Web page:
Are you feeling pretty good about the future of your youth sports club?
You should be. After all, you’ve focused on marketing and recruiting, and you have a great group of athletes joining your sports club next season. You have an exceptional administrative team in place and a supportive board of directors ready to help your organization.
Just one piece might be missing – experienced, tenured coaches.
If your sports club is seeing a revolving door of coaches enter and exit, it can be difficult to build a successful program. Coaches are the men and women youth athletes interact with the most at your club, and they are the ones ultimately responsible for helping players enhance their skills. If you get a great coach, it can help attract new players and retain existing athletes. But if you lose a good coach, it can cause players to leave the club to follow him or her to a new organization or exit due to lack of consistency in coaching.
Because of this, it’s important to both attract and retain your top coaches. Use these nine tips for ways you can avoid a coaching carousel at your sports club.
Find Coaches that Can Relate to Youth Athletes
When hiring coaches, you first need to ensure you select men and women who want to coach youth athletes and who can relate to these younger players. These types of coaches will be invested in their players and their athletic development and will be more likely to coach long-term.
Find Experienced and Successful Coaches
You want to find coaches who have previous experience and proven winning records. This can help your club’s players and parents feel more confident with these coaches. This also ensures you’re hiring coaches who know what to expect when working with youth athletes and their parents. Having already experienced success, these coaches already know the commitment it takes to get the team and athletes up to the level they need to be, meaning they won’t be surprised by the time and work required.
Find Coaches Who Can Handle Parents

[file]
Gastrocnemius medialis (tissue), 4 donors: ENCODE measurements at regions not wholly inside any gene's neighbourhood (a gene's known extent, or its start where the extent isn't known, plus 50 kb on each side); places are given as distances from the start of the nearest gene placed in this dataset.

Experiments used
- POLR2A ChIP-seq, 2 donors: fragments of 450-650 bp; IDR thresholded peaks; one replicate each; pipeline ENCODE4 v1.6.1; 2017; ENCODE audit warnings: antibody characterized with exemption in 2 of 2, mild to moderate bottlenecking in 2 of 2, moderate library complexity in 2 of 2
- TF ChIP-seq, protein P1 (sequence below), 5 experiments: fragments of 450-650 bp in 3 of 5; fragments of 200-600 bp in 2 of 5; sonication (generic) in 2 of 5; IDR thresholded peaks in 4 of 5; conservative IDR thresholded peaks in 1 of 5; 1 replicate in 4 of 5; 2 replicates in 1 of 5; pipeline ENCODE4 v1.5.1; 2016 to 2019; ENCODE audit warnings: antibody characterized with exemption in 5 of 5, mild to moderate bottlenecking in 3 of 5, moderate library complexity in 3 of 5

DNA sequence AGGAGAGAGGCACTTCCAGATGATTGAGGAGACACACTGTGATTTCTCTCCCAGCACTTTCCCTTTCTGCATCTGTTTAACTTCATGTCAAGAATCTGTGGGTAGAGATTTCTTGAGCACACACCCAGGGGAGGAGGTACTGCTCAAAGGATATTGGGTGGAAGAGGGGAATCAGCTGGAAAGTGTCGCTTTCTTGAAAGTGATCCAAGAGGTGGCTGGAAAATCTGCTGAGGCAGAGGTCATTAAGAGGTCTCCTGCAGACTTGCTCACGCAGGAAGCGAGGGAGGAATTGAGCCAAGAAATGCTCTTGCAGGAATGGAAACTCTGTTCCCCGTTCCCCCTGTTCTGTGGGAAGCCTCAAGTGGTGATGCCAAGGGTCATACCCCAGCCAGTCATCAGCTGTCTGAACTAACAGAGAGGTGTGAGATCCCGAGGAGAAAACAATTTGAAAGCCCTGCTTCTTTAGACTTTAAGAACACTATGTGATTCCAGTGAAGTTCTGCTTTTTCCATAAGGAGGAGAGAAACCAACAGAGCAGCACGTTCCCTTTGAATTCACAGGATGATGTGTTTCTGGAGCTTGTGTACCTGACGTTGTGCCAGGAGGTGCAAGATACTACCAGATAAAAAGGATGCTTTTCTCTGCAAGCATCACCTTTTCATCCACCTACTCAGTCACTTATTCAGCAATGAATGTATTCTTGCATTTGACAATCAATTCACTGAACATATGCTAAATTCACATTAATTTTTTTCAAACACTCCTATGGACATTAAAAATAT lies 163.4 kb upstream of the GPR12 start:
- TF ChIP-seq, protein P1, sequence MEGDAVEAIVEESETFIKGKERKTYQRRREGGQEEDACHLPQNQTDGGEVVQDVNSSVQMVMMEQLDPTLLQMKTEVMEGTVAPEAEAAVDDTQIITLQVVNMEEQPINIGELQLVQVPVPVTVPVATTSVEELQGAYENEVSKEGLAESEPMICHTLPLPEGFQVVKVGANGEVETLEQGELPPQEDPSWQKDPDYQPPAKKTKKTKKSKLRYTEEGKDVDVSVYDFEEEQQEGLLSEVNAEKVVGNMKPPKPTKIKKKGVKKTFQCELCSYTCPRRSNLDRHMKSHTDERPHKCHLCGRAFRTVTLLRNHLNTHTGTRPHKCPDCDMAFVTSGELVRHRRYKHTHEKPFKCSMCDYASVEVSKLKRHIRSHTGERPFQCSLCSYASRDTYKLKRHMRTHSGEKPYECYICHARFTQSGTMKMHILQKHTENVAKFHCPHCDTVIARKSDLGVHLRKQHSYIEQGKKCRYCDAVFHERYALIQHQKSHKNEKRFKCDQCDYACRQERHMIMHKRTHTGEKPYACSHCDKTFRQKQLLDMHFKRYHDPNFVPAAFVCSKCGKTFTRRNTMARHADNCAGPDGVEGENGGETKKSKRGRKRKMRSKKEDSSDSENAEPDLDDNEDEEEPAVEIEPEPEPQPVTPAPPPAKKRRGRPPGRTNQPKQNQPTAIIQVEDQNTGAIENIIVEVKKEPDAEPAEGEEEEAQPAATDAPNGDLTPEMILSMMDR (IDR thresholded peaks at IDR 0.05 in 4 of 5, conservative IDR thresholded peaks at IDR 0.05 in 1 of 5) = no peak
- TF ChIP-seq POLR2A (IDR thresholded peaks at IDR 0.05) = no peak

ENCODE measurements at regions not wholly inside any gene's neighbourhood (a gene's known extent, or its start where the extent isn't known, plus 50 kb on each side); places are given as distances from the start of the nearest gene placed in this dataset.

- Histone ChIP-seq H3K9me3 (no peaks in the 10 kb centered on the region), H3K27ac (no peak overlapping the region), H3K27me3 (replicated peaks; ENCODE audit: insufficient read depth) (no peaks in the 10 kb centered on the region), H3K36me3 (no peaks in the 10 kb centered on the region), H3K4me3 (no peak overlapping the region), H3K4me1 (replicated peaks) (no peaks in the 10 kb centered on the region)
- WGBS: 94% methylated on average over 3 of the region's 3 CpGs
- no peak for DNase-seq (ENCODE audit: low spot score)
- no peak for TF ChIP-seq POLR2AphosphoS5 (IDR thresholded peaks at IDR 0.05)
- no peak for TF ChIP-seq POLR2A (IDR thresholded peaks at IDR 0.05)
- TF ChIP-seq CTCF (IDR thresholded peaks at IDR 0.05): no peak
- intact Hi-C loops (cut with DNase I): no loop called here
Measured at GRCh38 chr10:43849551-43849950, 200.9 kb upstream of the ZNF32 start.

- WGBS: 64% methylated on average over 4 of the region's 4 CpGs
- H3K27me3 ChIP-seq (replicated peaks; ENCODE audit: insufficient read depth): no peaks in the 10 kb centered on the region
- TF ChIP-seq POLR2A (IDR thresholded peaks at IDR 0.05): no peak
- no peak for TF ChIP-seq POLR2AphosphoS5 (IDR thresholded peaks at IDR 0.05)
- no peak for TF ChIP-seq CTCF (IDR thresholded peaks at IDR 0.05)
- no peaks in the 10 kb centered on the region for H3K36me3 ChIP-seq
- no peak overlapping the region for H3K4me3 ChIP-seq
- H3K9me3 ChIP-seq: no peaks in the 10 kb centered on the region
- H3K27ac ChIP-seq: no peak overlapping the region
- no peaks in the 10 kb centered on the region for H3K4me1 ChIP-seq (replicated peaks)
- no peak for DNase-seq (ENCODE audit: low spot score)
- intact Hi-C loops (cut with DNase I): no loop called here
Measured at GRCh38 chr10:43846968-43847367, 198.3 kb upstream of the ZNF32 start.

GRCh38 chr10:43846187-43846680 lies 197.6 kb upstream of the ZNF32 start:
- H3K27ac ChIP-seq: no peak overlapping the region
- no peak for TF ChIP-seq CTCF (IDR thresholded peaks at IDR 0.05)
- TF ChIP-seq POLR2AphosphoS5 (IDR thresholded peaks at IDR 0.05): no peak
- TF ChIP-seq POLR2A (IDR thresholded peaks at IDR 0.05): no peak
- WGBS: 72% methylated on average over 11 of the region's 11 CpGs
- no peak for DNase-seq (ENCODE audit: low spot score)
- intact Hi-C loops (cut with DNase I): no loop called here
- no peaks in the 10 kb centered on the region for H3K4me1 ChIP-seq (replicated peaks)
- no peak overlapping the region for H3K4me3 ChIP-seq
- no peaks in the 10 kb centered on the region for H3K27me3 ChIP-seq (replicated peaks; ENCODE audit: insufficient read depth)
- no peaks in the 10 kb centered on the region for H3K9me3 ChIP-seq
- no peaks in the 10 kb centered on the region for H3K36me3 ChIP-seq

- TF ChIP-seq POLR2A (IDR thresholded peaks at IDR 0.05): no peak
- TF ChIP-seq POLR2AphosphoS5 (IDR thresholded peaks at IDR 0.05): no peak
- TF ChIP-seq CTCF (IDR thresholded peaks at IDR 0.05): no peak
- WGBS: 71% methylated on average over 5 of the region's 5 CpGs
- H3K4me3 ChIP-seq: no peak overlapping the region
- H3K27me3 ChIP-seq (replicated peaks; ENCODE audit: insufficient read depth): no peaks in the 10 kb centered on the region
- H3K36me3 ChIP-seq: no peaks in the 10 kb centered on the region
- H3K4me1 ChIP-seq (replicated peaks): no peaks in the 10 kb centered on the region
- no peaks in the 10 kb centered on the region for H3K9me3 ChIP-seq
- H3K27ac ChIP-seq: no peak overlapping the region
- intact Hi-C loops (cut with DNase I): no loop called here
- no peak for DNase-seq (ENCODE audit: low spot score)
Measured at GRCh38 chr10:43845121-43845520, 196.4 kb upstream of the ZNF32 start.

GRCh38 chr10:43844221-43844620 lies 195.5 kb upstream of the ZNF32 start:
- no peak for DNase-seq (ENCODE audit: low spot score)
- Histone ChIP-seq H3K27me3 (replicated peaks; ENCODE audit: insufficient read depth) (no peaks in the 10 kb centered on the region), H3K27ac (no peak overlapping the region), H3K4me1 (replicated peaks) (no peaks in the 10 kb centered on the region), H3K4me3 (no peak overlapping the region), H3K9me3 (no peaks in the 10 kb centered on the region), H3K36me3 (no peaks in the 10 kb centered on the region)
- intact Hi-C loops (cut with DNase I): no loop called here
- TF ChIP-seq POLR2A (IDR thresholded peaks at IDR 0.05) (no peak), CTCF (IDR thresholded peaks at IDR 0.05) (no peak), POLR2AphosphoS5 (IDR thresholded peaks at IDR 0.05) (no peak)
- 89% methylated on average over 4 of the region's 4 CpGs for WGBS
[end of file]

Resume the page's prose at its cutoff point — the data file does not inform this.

In addition to hiring a coach who can work with youth athletes, it’s also important to ensure he or she can handle players’ parents. Dealing with parents can take a toll on coaches, and if they are not prepared for the interactions it can cause them to leave the club. Ideally, organizations can find a coach who works well with the players and who can establish a positive relationship with parents to ensure a successful season.
Build Policies that Can Help Coaches Succeed
To help set coaches up for success with players and parents, it’s important for the organization to establish policies to help coaches. One type of document clubs should consider creating is a formal Code of Conduct for both players and parents. This can state the organization’s exact expectations and consequences for athletes and parents. Having parents and athletes read, sign and agree to follow these guidelines can help the coach deal with any issues that may arise during the season.
Need help with different ways to communicate with parents?
Recruit Club Alumni
One way to ensure you are hiring coaches who are engaged with your program is to recruit former players from your club. Start with former athletes who are still engaged with your organization and who are still active in the sport. Hiring alumni can help ensure he or she is using the coaching strategies and philosophies used by your club, as well as guarantee that he or she has long-lasting connections to your organization to encourage him or her to stay with the club long-term. These hires will also help players and parents feel confident with the coach, knowing he or she came up through the club’s system and knows the ins and outs of the organization.
Support Your Coaches
Throughout the season, your club’s coaches are likely to encounter issues with a player, parent or another coach in the league. It’s important for the club to support the coach and have his or her back to encourage him or her to want to work through the issues and stay within the organization. Knowing that he or she is part of a club that believes in his or her coaching philosophies and standards will help encourage the coach to stick with the organization.
Encourage Coaches to Bond Together and Support Each Other
Teaching and training youth athletes can take a toll on coaches. To help them cope and find support, help your organization’s coaches bond with each other. Clubs can help create an environment where coaches can socialize with each other, exchange ideas, vent, share successes and struggles, and create a peer group. Having these connections will help encourage coaches to stay within the organization longer as they feel more a part of the community.
Let your coaches know that you’re aware of the positives they are bringing to their team. This will help them feel more appreciated and know that their efforts are being noticed. It’s also important to address any concerns with coaches as they come up to avoid any misunderstandings later. This gives you and the coach a chance to discuss issues before they become larger. This can help improve transparency between the club and the coaches.
Why you should be evaluating your coaches & players at the end of the season.
Investing in your coaches can encourage them to stick with your club longer. Sending coaches to seminars and training camps to keep them updated on the latest rules, skills ad developments in the sport will make them better coaches, help them better instruct the players, and give them more skills and experience to add to their personal resumes. Providing these opportunities to coaches can help build loyalty to your club and make them want to coach for the organization long-term.